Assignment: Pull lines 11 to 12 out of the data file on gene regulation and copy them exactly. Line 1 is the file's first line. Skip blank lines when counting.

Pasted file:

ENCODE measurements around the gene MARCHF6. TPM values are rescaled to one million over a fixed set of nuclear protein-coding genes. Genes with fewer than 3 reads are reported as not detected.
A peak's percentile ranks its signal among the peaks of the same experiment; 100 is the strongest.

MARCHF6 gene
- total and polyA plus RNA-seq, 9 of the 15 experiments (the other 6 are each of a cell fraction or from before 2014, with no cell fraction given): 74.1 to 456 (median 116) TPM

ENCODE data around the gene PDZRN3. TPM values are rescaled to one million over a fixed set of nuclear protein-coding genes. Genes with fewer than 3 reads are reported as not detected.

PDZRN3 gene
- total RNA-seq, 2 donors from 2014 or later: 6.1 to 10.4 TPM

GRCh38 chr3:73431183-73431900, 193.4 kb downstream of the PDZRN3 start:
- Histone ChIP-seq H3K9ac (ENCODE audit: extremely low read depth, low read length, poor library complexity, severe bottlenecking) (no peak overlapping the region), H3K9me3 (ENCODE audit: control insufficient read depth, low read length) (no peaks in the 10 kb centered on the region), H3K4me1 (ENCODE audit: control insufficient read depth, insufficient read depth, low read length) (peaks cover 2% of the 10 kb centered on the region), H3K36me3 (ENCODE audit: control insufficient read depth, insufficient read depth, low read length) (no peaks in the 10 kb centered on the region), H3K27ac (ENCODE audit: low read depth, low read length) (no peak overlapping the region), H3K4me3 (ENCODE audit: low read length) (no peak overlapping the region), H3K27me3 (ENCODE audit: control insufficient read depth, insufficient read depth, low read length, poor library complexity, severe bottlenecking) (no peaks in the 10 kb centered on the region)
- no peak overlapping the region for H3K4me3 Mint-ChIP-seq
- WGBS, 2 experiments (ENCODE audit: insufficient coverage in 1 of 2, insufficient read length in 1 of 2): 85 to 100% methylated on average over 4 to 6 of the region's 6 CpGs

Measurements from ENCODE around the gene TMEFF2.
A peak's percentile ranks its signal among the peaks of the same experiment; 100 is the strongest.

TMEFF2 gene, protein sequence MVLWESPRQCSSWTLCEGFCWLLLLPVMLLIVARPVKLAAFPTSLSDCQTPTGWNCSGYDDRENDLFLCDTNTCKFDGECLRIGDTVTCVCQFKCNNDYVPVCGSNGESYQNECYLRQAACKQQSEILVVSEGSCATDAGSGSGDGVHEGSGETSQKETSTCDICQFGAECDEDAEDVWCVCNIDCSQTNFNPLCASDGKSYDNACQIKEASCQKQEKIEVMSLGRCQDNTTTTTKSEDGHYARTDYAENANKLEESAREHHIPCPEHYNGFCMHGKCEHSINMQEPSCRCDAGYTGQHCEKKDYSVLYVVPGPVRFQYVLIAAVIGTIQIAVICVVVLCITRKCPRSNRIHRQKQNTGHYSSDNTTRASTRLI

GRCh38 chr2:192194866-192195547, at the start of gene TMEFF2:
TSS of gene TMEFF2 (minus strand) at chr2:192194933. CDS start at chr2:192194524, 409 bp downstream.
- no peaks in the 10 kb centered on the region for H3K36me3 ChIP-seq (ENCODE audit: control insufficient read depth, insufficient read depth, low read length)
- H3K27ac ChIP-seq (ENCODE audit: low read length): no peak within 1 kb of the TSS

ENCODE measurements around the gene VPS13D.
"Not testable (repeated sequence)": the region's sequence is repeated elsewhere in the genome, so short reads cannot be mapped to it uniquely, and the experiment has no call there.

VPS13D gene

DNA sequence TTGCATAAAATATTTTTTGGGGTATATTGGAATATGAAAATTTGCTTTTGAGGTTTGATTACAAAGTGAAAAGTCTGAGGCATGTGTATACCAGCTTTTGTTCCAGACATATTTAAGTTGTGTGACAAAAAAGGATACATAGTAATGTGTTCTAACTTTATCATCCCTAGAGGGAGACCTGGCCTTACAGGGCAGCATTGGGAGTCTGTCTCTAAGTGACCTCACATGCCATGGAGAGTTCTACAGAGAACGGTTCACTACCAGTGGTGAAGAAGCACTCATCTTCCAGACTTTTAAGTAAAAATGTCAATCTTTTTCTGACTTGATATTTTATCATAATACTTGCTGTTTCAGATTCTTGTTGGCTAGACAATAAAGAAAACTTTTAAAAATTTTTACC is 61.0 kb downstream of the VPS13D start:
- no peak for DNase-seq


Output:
- WGBS, 2 experiments (ENCODE audit: insufficient coverage in 1 of 2, insufficient read length in 1 of 2): 85 to 100% methylated on average over 4 to 6 of the region's 6 CpGs

Measurements from ENCODE around the gene TMEFF2.